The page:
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No Matter How Many Regiments the Pope Has, How's The Soccer Team?

Everywhere, the state of a nation's soccer teams is revelatory

This is Dark Cloud on Wednesday, July 09, 2014.

There is nothing quite like the World's Cup to unsettle America. It is an international event - far and away the most popular team sport - devoted to one game in which we do not yet excel. You know that, of course, but there are aspects to the game not mentioned that ought to be.

First, though, let's give Germany a round of applause for handing the sport's most devoted soccer nation - Brazil - a hammering yesterday that nobody will forget. Germany scored a 7-1 victory over the host nation's team that was nowhere near as close at that score suggests. Watching Brazil's spoiled elite athletes move sluggishly if at all and be humiliated before the world in a semi final game was something long overdue and well deserved. Losing 5-0 at half time, the host nation's supposed fans deserted the stadium in droves and spent the rest of the day throwing temper tantrums and weeping. No hyperbole there.

Not only is Brazil full of fair weather fans, it was yet another fiasco in front of a world generally appalled by Brazil's bombastic promises before the Cup, and the current grim, humiliating reality of barely completed venues, lousy transportation coupled with strikes by transit workers and a deplorable state of national hygiene and basic public safety. Things do not look to on line for the Olympics in two years, either, which involved even bigger promises nowhere supported by finances, organizational competence, or national will. People checking out the sites of Brazil's Olympic water events this year left a paper trail of remarks that describe Brazil as a disaster. Not like a disaster, an actual disaster.

Brasil has had many deficiencies and had only recently started to leave the Third World behind, but so it had always taken comfort in its soccer teams and players as harbingers of national greatness. Watching Pele in his prime was a joy equal to watching any great athlete so dominate a sport you didn't have to understand the game to appreciate the excellence before you. And Pele left a tone of excellent players in his wake all over the world, but mostly in his home country. Gone, apparently.

Soccer in its present form is only about 125 years old. It's impact and mass absorption into the lives of people around the world was near instantaneous, because all the was really needed to play was a ball. It demanded individual skill and excellence, iron lungs and durability, and most importantly a team ethos and sense of self as a unit. One great player did not make a team, and one bad did not kill it. It demanded of teams the qualities that make good citizens, soldiers, workers, students, and neighbors. Early on, very early on, a strong connection was made between a nation's soccer team and the nation itself. Winning teams bespoke a winning people on the way up or already there.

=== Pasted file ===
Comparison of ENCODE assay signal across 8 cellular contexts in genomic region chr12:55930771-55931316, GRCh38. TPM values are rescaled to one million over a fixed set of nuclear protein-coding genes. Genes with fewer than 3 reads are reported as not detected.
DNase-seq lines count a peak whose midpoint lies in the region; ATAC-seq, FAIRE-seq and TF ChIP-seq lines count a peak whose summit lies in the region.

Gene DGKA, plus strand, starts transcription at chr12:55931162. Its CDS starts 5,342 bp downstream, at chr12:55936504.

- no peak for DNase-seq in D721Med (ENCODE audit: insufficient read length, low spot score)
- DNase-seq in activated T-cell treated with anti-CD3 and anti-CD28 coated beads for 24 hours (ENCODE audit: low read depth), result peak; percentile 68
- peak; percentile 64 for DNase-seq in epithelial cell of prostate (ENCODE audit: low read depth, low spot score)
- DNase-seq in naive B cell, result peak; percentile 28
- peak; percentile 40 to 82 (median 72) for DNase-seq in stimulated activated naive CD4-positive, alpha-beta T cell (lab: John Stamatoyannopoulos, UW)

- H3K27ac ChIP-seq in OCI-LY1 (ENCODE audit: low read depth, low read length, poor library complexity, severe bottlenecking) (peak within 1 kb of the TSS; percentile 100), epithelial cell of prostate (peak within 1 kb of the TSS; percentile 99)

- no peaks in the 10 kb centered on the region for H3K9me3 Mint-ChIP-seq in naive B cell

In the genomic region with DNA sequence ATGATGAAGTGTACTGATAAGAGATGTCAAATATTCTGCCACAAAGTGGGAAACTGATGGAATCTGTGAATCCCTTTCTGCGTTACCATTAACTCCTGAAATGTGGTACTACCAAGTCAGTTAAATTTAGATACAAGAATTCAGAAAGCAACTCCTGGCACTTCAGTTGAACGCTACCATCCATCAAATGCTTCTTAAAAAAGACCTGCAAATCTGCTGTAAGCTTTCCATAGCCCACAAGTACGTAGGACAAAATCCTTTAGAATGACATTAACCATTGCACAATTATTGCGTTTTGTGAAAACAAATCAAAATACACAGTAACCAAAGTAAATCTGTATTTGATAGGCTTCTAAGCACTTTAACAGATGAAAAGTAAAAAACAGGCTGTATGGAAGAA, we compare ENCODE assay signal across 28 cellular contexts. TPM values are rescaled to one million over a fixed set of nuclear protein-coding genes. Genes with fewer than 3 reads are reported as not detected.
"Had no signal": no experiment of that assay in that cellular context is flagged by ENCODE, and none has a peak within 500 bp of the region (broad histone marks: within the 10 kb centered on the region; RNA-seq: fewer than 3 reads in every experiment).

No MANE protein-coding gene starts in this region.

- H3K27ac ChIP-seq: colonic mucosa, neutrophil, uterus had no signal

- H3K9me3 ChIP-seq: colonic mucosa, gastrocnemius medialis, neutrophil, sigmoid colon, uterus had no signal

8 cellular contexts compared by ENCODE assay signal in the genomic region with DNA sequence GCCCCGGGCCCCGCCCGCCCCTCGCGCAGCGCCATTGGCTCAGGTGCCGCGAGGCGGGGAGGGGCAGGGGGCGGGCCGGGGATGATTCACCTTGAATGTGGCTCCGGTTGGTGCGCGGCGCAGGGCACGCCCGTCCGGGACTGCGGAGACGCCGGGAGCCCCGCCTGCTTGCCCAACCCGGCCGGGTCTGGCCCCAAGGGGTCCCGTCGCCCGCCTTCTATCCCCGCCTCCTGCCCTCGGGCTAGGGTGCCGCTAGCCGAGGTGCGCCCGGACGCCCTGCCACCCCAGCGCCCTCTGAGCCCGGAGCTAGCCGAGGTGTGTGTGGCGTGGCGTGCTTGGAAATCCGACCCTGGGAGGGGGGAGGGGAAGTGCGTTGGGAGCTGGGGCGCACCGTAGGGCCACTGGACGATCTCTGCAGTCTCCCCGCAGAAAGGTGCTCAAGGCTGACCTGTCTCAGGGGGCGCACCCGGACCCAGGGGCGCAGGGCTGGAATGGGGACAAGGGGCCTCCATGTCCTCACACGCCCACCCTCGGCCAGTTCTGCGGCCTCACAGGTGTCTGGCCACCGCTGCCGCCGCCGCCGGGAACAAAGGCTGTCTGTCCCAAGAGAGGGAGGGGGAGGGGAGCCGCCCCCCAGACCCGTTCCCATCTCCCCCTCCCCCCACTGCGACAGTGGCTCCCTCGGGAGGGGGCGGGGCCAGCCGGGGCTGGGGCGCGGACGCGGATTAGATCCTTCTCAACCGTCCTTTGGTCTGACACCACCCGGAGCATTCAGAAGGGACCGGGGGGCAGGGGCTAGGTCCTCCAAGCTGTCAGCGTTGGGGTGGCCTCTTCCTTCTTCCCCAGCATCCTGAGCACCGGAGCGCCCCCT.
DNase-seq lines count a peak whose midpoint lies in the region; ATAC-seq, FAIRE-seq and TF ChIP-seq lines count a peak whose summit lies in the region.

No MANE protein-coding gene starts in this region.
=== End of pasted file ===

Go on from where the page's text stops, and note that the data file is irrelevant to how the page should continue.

Germany's victory over Brazil fits in that description, perhaps too well, but people forget that exactly a hundred years ago Germany had just discovered the game and its teams weren't very good. For many reasons but this deficiency as fact or metaphor being high among them, Germany didn't command the respect and affection that France did, or Italy, and especially England seemed to expect and receive. Germany before the Great War was not much liked anywhere around the world, and its diplomacy's inability to win itself any friends contrasted with its diplomacy's talent for making many near or actual enemies. When World War One started, Italy deserted Germany and Austria Hungary's condition revealed itself as a national corpse unable to do much at all.

Britain filled its propaganda and morale boosting effort with comparison to soccer, and described how this inability to play the game revealed German unworthiness. In 1916, after a week of shelling German trenches, the British attacked on July 1 kicking soccer balls towards the German lines, illustrating they took the template of being a superior soccer nation seriously. It was the bloodiest known day in the history of warfare, and when the Battle of the Somme ended months later, over two million casualties could easily be ascribed to it. The British gained little or nothing for 20k dead that day alone. The soccer balls used are in museums today.

Germany is deservedly the most powerful nation in Europe with a female leader and the best soccer team on the planet. Perhaps the British were right after all.